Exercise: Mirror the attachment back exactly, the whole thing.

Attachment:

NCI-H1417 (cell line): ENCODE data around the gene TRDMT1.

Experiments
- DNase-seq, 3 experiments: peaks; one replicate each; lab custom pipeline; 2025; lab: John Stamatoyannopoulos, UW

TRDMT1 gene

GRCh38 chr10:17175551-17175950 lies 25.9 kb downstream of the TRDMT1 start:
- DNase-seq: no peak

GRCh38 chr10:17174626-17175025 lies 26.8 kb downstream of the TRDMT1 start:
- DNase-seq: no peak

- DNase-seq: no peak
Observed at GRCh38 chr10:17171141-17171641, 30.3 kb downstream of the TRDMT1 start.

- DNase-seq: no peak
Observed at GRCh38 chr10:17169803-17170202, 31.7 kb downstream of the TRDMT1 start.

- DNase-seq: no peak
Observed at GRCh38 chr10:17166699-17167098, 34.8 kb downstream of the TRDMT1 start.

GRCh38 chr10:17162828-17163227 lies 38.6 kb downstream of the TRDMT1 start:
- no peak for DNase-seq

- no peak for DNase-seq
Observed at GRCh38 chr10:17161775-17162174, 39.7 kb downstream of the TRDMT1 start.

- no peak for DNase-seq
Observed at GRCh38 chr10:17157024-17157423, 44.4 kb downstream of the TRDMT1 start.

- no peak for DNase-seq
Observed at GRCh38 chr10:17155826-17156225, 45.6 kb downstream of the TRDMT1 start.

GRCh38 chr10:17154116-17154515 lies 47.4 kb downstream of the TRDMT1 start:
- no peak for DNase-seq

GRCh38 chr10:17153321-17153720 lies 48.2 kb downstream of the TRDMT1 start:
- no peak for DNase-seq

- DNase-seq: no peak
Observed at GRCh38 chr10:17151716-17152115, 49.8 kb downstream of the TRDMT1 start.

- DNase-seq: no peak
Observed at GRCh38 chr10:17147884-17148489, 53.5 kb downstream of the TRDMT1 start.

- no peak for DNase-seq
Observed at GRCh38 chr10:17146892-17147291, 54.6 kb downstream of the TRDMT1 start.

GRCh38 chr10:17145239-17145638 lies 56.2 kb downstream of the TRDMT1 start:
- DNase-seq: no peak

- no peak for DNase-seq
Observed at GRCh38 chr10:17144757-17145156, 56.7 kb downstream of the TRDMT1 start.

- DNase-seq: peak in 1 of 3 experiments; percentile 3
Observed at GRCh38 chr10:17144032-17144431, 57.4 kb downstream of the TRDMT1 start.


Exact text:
NCI-H1417 (cell line): ENCODE data around the gene TRDMT1.

Experiments
- DNase-seq, 3 experiments: peaks; one replicate each; lab custom pipeline; 2025; lab: John Stamatoyannopoulos, UW

TRDMT1 gene

GRCh38 chr10:17175551-17175950 lies 25.9 kb downstream of the TRDMT1 start:
- DNase-seq: no peak

GRCh38 chr10:17174626-17175025 lies 26.8 kb downstream of the TRDMT1 start:
- DNase-seq: no peak

- DNase-seq: no peak
Observed at GRCh38 chr10:17171141-17171641, 30.3 kb downstream of the TRDMT1 start.

- DNase-seq: no peak
Observed at GRCh38 chr10:17169803-17170202, 31.7 kb downstream of the TRDMT1 start.

- DNase-seq: no peak
Observed at GRCh38 chr10:17166699-17167098, 34.8 kb downstream of the TRDMT1 start.

GRCh38 chr10:17162828-17163227 lies 38.6 kb downstream of the TRDMT1 start:
- no peak for DNase-seq

- no peak for DNase-seq
Observed at GRCh38 chr10:17161775-17162174, 39.7 kb downstream of the TRDMT1 start.

- no peak for DNase-seq
Observed at GRCh38 chr10:17157024-17157423, 44.4 kb downstream of the TRDMT1 start.

- no peak for DNase-seq
Observed at GRCh38 chr10:17155826-17156225, 45.6 kb downstream of the TRDMT1 start.

GRCh38 chr10:17154116-17154515 lies 47.4 kb downstream of the TRDMT1 start:
- no peak for DNase-seq

GRCh38 chr10:17153321-17153720 lies 48.2 kb downstream of the TRDMT1 start:
- no peak for DNase-seq

- DNase-seq: no peak
Observed at GRCh38 chr10:17151716-17152115, 49.8 kb downstream of the TRDMT1 start.

- DNase-seq: no peak
Observed at GRCh38 chr10:17147884-17148489, 53.5 kb downstream of the TRDMT1 start.

- no peak for DNase-seq
Observed at GRCh38 chr10:17146892-17147291, 54.6 kb downstream of the TRDMT1 start.

GRCh38 chr10:17145239-17145638 lies 56.2 kb downstream of the TRDMT1 start:
- DNase-seq: no peak

- no peak for DNase-seq
Observed at GRCh38 chr10:17144757-17145156, 56.7 kb downstream of the TRDMT1 start.

- DNase-seq: peak in 1 of 3 experiments; percentile 3
Observed at GRCh38 chr10:17144032-17144431, 57.4 kb downstream of the TRDMT1 start.